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Pelvic floor exercises

Your pelvic floor muscles stretch from the bottom of your pelvis and support your bowel, bladder, and  uterus for females. A strong pelvic floor helps control urination (peeing) and bowel movements, sexual function, and stability of the abdomen (core) and spine. Your pelvic floor can become weak due to age, childbirth, constipation, obesity, coughing a lot, heavy lifting, abdominal or pelvic surgery. Chemotherapy and hormone therapy can also impact the pelvic floor.

Seeing a pelvic floor expert

Continence nurses and pelvic floor physiotherapists can assess how your pelvic floor is working and tailor an exercise program to your needs. Ask your doctor or specialist for a referral to a continence nurse or physiotherapist before doing pelvic floor exercises if you:

  • have had recent pelvic or abdominal surgery
  • have problems with urine or faeces (poo) leaking when coughing, sneezing, laughing or exercising
  • often need to go to the toilet urgently
  • have difficulty controlling bowel movements and wind
  • feel like you haven’t fully emptied your bowel after bowel movements
  • have dragging, heaviness or a bulge in the vagina
  • experience a lack of sensation or pain during sex.

For suitable exercises, visit Pelvic Floor First.

To find a continence nurse or pelvic floor physiotherapist, visit the Continence Foundation of Australia’s website or call the National Continence Helpline on 1800 33 00 66. You can search for a physiotherapist on the Australian Physiotherapy Association’s website.

How to exercise your pelvic floor muscles – female

Pelvic floor exercises should be done several times a day. You can be standing, sitting or lying  down. You can even do them while watching TV or waiting at traffic lights.

Finding your pelvic floor muscles

When you try to stop your urine stream for a couple of seconds while you are peeing, you use your pelvic floor muscles. Another way is to feel the muscles you use when you imagine stopping the flow of urine and holding in wind.

How to exercise your pelvic floor muscles

  1. Start by relaxing all of your pelvic floor (including the muscles around the bottom) and your tummy (abdominal) muscles.
  2. Gently lift your pelvic floor muscles up and hold while you continue breathing normally. Keep your upper abdominal muscles relaxed. Try to hold the contraction for up to 10 seconds (while breathing). Then relax your muscles slowly.
  3. Repeat the exercise up to 10 times. Rest and completely relax your pelvic floor muscles for 10–20 seconds between each set.

Safety tips

  • Do not hold your breath.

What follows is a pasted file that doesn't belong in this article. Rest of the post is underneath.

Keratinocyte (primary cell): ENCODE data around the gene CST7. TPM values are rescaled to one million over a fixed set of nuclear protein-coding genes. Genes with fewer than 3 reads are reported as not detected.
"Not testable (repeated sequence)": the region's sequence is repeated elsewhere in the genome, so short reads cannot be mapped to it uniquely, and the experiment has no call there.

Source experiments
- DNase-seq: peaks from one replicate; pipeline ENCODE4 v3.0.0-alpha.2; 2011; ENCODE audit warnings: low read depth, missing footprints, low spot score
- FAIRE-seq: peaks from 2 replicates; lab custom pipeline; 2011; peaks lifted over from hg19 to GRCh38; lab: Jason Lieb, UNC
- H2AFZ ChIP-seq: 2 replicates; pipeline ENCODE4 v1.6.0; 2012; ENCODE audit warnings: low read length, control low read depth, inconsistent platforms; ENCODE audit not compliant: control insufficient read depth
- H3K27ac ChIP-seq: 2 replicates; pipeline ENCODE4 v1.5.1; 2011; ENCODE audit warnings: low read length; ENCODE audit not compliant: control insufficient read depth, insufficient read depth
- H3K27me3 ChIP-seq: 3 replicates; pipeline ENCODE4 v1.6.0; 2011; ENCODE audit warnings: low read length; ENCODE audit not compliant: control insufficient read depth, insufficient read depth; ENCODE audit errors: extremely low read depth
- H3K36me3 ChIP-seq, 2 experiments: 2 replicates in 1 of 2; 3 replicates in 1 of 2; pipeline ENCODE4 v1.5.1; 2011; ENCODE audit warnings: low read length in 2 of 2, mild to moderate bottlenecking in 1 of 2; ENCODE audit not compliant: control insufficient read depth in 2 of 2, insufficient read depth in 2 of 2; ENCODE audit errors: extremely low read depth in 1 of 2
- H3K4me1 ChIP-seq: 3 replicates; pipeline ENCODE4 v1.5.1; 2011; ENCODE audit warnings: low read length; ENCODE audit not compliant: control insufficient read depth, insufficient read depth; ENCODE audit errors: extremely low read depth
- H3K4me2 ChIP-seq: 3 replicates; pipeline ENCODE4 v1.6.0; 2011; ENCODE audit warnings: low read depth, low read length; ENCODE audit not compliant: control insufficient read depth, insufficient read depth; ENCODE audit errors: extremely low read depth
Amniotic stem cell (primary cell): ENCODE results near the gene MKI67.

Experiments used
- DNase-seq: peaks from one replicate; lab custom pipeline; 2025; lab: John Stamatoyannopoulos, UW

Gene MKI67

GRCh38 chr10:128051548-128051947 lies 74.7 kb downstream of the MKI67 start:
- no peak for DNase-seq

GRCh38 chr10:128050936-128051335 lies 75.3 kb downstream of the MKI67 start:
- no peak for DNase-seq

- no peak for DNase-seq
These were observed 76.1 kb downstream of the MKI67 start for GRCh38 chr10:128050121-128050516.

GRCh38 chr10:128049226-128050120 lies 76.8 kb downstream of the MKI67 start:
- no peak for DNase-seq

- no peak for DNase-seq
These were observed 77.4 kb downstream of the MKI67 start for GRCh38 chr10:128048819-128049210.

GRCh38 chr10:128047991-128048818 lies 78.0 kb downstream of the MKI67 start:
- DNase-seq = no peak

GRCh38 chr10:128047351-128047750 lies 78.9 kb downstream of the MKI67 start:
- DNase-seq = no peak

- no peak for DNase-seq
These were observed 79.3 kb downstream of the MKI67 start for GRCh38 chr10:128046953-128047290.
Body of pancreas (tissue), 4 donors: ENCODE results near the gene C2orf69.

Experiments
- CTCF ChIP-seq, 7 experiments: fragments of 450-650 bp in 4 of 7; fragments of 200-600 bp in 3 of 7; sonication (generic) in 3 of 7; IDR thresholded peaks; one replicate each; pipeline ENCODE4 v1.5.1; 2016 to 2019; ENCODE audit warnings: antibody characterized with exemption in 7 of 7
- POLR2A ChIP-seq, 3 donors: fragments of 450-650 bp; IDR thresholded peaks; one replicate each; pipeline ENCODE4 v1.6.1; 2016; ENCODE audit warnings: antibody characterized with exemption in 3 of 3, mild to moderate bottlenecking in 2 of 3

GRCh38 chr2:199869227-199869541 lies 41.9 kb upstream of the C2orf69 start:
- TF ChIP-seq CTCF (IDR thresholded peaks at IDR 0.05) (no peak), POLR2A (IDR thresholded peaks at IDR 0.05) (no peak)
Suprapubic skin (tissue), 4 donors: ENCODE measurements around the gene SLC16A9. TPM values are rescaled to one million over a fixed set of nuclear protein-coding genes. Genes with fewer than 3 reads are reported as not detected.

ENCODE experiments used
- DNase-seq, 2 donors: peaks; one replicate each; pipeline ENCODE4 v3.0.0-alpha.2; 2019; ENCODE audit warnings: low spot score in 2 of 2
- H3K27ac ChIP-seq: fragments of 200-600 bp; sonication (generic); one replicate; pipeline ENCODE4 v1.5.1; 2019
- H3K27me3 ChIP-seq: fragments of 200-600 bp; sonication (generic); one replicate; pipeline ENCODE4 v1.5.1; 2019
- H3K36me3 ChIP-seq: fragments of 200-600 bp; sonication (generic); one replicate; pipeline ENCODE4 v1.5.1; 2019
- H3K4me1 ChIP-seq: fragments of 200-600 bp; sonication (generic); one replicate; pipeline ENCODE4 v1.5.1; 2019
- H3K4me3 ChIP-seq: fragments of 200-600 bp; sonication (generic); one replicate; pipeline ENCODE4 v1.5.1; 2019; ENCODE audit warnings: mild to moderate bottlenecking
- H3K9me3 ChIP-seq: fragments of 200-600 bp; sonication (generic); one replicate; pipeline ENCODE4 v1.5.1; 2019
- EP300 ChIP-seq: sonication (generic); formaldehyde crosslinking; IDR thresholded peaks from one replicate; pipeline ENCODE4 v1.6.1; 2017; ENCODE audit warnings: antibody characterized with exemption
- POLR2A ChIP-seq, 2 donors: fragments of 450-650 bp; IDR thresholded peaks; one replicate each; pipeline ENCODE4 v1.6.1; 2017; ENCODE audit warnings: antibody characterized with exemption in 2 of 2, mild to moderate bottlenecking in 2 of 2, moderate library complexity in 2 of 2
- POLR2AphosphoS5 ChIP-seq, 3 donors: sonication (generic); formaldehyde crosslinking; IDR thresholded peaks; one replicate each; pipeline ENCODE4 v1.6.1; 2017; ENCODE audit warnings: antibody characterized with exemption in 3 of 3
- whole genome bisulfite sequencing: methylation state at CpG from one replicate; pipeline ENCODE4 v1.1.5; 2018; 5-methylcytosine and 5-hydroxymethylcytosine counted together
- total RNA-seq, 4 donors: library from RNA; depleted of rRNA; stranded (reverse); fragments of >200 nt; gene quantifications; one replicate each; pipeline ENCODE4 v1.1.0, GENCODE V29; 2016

• Do not tighten your tummy above the belly button. Focus on pulling up and holding on to urine and wind.
  • Do not try too hard. You may end up contracting other nearby muscles. Try changing positions  if you can’t feel the pelvic floor muscles lifting and squeezing.

How to exercise your pelvic floor muscles – male

Pelvic floor exercises should be done several times a day. You can be standing, sitting or lying  down. You can even do them while watching TV or waiting at traffic lights.

Finding your pelvic floor muscles

Imagine resting your scrotum on a plate, then contract the muscles that lift your scrotum off the plate. Some cues to help turn on the pelvic floor muscles include trying to lift the scrotum up towards the tummy, trying to bring the base of the penis in towards the lower tummy and trying to stop as you’re doing a pee.

How to exercise your pelvic floor muscles

  1. Start by relaxing all of your pelvic floor (including muscles around the bottom) and your tummy (abdominal) muscles.
  2. Gently lift your pelvic floor muscles up and hold while you continue breathing normally. Keep your upper abdominal muscles relaxed. Try to hold the contraction for up to 10 seconds (while breathing). Then relax your muscles slowly.
  3. Repeat the exercise up to 10 times. Rest and completely relax your pelvic floor muscles for 10–20 seconds between each set.

Safety tips

  • Do not hold your breath.
  • Do not tighten your tummy above the belly button. Focus on pulling up and holding on to urine and wind.
  • Do not try too hard. You may end up contracting other nearby muscles. Try changing positions if you can’t feel the pelvic floor muscles lifting and squeezing.

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This information is reviewed by

This information was last reviewed August 2023 by the following expert content reviewers: Kirsten Adlard, Accredited Exercise Physiologist, The University of Queensland, QLD; Dr Diana Adams, Medical Oncologist, Macarthur Cancer Therapy Centre, NSW; Grace Butson, Senior Physiotherapist, Peter MacCallum Cancer Centre, VIC; Kate Cox, 13 11 20 Consultant, Cancer Council SA; Wai Yin Chung, Consumer; Thomas Harris, Men’s Health Physiotherapist, QLD; Clare Hughes, Chair of Cancer Council’s Nutrition, Alcohol and Physical Activity Committee; Jen McKenzie, Level 1 Lymphoedema Physiotherapist, ESSA Accredited Exercise Physiologist, The McKenzie Clinic, QLD; Claudia Marck, Consumer; Dr David Mizrahi, Accredited Exercise Physiologist and Research Fellow, The Daffodil Centre at Cancer Council NSW and The University of Sydney, NSW; Prof Rob Newton, Professor of Exercise Medicine, Exercise Medicine Research Institute, Edith Cowan University, WA; Jason Sonneman, Consumer.

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